Way Of The Tiger gamebooks return via Kickstarter

Co-creator Jamie Thomson on the return of Fighting Fantasy spin-off Way Of The Tiger

In 1985 a gamebook hit the shelves that felt like no other before it. It featured a ground-breaking martial arts combat mechanic and a living, breathing world for the player to explore. The book was Avenger! the first in a legendary series called Way Of The Tiger, written by Jamie Thomson and Mark Smith.
Now, using the financial power of fans around the world, Way Of The Tiger is returning through Kickstarter. Author Jamie Thomson talks about the project…
In the last few years we’ve seen a resurgence in interest in the gamebook genre, with Ian Livingstone penning a new Fighting Fantasy book and Tin Man Games going from strength to strength with their digital books. What do you think Way Of The Tiger can bring to the table to interest a new generation?
I suppose it’s the general resurgence in gamebooks that’s going on. There’s a nostalgic niche that it seems to provide a market for. Plus there’s this app thing that’s going on – at the moment gamebooks are quite suited to Android and iPhone. It’s the sort of thing people like to sit and play with on the train. So there are new people getting into it and the old people who loved it way back when who would like to play it again.
Also the setting has its own uniqueness about it. It was Mark [Smith’s] old Dungeons & Dragons world that we used to play in and it’s got so much flavour. In the 80s ninjas were hardly known at all, it was really just niche kung fu films and now everyone knows what a ninja is. It’s not quite bringing a whole new scene of roleplaying gaming to exploit, but it is putting the ninjas in Middle-Earth.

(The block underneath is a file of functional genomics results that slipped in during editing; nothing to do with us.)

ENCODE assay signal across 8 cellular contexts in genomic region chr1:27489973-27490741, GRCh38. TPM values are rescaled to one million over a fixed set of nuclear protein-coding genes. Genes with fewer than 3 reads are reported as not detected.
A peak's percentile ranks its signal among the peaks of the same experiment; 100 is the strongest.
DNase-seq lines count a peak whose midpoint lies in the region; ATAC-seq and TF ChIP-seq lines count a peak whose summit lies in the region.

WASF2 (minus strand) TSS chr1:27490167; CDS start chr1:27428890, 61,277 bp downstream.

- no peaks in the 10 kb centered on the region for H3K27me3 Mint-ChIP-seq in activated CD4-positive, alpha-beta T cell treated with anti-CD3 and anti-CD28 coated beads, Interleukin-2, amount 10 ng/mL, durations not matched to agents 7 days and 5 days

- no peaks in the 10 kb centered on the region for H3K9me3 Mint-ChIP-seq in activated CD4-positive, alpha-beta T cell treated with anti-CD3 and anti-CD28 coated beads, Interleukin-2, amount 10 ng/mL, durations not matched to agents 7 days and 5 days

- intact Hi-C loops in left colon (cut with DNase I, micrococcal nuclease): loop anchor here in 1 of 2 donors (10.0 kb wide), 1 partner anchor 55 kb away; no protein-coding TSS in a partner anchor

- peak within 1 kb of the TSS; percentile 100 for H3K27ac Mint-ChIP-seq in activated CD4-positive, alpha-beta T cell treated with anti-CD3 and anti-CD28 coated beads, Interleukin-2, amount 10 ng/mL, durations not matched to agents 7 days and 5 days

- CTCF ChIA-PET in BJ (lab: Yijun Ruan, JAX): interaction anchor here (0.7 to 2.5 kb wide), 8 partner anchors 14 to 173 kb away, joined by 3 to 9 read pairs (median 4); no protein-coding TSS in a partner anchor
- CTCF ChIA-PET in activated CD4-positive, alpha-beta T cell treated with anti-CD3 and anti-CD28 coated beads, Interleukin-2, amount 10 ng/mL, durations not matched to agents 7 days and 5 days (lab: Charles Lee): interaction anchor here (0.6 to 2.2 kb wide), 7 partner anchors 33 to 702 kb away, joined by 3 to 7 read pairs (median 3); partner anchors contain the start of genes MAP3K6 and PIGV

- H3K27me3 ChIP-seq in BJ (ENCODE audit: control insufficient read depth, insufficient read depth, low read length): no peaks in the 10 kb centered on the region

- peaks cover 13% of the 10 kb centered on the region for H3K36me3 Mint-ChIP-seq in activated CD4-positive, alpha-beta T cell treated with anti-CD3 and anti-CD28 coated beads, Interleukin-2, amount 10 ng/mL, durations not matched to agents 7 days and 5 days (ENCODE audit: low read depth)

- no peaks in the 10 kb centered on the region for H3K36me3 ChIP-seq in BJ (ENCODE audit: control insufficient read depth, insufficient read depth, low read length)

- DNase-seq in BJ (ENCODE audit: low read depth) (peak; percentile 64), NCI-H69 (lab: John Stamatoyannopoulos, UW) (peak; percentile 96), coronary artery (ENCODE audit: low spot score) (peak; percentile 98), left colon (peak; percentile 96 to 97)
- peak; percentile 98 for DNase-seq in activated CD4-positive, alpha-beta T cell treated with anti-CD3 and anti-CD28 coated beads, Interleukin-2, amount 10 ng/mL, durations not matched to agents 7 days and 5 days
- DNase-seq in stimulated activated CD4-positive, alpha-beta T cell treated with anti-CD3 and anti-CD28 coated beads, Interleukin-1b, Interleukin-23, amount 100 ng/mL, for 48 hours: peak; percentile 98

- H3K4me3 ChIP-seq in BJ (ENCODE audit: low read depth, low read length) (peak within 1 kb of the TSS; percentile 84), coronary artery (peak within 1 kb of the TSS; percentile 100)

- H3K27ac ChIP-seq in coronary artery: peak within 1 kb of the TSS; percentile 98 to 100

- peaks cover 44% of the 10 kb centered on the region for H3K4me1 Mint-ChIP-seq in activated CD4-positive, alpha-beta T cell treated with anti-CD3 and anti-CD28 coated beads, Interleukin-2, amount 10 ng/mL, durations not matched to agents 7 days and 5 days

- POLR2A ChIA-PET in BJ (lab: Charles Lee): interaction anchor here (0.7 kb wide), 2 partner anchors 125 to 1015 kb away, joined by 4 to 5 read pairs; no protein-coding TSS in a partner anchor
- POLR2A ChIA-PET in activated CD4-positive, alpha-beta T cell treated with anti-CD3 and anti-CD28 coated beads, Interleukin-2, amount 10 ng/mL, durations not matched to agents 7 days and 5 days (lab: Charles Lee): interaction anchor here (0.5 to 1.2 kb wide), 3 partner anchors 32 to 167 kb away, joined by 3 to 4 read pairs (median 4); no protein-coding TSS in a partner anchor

Tell us a bit about Orb as a setting.
It’s mostly Mark’s thing and I like the way that he took the D&D alignment system, which most of us thought was a bit artificial and turned it into a great advantage. Nobody says that they’re lawful evil except on their character sheet, but in Way Of The Tiger it’s not done in a rules-y way – you take the god first, which gives them a guide to how the world works.
You also have areas of the world where these people live in uneasy harmony and they have rules about how they can live their lives without constantly fighting in the streets, but sometimes they do. You have a whole bunch of gangs in one huge world that get along but really want to destroy each other. Then you take all the fantasy tropes of D&D and make it all seamlessly work together. Adding the ninja stuff enabled us to also enable to create a new way of playing the rules, inventing a kung fu martial arts gaming system.
 
That combat system was really the first of its time…
Yes, it was thinking about tactical choices, but not just tactical choices purely in gaming but to make those part of the narrative. Your tactics are explained in a cool kind of way, so you get to do absurd ninja kung fu film stuff in a heroic setting.
Kickstarter has been a huge boon for traditional game development. What were the main reasons you wanted to use the platform for Way Of The Tiger?